He decided to move down to the featherweight division in hopes of a quick title shot against champion Jose Aldo, which he earned after defeating the Brazilian's teammate in Diego Nunes.
However, again Florian came up short, eventually dropping a clear-cut decision to Aldo, which has since made "Ken-Flo" contemplate retirement following his third failed attempt at capturing gold.
At UFC 103, Mauricio "Shogun" Rua finally earned his shot at the UFC world title. However, what ensued was dubbed the "Robbery of the Year" by many fans and the media alike.
Then Shogun challenged fellow Brazilian Lyoto Machida for the title, later seemingly edging his fellow countryman on the score cards before losing a controversial decision.
Though it was later avenged, it was still a stinging blow for a great performance turned in by Rua, who later was handed a loss for his efforts.
Though there had been signs before, UFC 128 this past March truly spelled the "end of an era" for Mirko Cro Cop.
The heavyweight K-1 striker built his legend in Japan under the Pride banner, earning the Open-Weight Grand Prix title in 2006, though his accolades were quickly dismissed when The Ultimate Fighter veteran Brendan Schaub viciously knocked out Cro Cop in the waning moments of the final round.
UFC Hall of Famer Matt Hughes recently suffered a second consecutive knockout loss at UFC 135 last September, thanks to Josh Koscheck.
Though Hughes wouldn't, or rather couldn't, allow himself to retire, he too is a victim of his own successes, falling out of the welterweight rankings—something that Hughes, for a long time, ruled with an iron fist.
Those days are long gone.
The former face of women's MMA, Gina Carano was almost ousted from the sport altogether after an embarrassing one-sided defeat at the hands of Cristiane "Cyborg" Santos.
The Brazilian ran a rout through Carano, eventually finishing off the pretty-faced striker in the final moments of the first round.
Since the 2009 loss, Carano has not seen the inside of the cage, though she is rumored for return very shortly under the Strikeforce banner.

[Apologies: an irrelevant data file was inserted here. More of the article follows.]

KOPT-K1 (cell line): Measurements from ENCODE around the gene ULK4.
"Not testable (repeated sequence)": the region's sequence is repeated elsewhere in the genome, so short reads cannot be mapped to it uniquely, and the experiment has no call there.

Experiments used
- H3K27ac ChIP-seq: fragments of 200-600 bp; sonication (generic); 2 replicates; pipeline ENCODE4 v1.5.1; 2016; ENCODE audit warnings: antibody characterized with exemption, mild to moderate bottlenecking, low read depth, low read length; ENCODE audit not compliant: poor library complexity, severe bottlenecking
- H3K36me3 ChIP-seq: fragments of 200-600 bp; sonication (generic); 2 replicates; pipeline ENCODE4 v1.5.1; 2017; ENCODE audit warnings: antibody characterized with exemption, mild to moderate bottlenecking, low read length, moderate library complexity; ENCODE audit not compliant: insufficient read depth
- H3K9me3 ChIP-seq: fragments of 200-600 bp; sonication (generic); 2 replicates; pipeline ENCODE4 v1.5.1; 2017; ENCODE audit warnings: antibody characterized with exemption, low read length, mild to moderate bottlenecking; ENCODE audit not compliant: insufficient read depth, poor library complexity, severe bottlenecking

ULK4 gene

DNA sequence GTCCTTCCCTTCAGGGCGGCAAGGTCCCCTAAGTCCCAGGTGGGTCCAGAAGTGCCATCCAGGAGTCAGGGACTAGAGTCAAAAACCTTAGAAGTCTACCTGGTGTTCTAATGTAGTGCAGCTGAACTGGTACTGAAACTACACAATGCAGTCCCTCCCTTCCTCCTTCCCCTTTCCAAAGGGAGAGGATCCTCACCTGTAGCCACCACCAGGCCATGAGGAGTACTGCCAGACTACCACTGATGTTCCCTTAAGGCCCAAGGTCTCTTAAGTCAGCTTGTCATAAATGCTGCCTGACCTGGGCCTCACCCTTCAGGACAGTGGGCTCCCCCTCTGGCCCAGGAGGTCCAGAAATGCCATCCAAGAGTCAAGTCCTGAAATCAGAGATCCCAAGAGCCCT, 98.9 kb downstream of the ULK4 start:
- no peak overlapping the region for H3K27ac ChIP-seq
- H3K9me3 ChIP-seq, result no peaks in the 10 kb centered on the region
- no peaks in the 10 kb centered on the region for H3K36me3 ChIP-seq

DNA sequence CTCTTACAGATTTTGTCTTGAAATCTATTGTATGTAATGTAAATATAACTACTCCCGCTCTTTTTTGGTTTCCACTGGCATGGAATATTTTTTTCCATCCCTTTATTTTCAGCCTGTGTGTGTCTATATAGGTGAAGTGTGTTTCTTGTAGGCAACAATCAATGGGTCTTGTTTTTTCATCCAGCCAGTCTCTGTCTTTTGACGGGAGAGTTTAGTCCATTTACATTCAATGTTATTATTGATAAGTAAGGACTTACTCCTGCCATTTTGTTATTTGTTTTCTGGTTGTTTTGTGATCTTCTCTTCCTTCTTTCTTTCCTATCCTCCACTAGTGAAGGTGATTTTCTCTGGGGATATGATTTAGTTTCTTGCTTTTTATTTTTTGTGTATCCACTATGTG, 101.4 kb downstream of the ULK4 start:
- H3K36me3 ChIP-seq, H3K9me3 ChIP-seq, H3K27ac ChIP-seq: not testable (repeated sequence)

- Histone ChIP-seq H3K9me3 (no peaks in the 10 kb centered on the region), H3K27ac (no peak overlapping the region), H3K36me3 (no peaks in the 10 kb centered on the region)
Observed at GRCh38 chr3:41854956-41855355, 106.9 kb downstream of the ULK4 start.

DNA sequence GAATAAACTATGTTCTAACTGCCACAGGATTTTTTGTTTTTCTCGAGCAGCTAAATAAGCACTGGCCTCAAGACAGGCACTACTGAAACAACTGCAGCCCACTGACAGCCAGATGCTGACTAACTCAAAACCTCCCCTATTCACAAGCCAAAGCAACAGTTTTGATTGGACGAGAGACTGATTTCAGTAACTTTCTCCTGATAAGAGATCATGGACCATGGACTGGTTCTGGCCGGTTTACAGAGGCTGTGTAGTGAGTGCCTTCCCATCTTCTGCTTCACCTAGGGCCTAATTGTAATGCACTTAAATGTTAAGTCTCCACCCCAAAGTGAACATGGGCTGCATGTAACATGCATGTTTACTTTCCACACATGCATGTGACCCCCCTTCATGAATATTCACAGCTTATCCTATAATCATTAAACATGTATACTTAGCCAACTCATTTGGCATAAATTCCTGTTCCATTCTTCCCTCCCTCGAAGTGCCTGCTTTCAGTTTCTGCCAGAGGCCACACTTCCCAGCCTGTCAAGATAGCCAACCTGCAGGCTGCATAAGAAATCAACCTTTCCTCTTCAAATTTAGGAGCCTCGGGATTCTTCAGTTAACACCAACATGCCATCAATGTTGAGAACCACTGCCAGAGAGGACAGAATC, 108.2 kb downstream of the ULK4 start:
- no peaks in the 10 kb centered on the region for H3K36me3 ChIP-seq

In his last appearance under the Pride banner, Wanderlei Silva lost his championship, his prestige, and his seemingly invincible aura in his knockout loss to Dan Henderson.
It was his second consecutive KO defeat, previously having been shut off by Mirko Cro Cop. Since the string of defeats, Silva hasn't been the same fighter.
Co-founder of the famed art of Brazilian Jiu-Jitsu, Helio Gracie is single-handedly responsible for elevating the world of mixed martial arts. Helio was supported by his brother Carlos in creating and refining the art of Jiu-Jitsu.
The Brazilian lived a long and fruitful life, enjoying his family's successes in both the BJJ circuit as well as in the world of mixed martial arts, where his sons Royce, Rickson and Royler found success.
He died at the age of 95.
Jens Pulver, the first-ever UFC lightweight champion, ended his run under the Zuffa banner when the heavy hitter suffered a string of losses—five in a row, to be exact—during his WEC tenure as a featherweight.
His post-fight speeches became more and more dramatic before Pulver all but said he was hanging up the gloves for good. He may still be fighting, but he's not nearly the man he was all those years ago when he ruled the 155-pound division with an iron fist.
The former light heavyweight champion was pitted against pound-for-pound king Anderson Silva at UFC 101 in August 2009.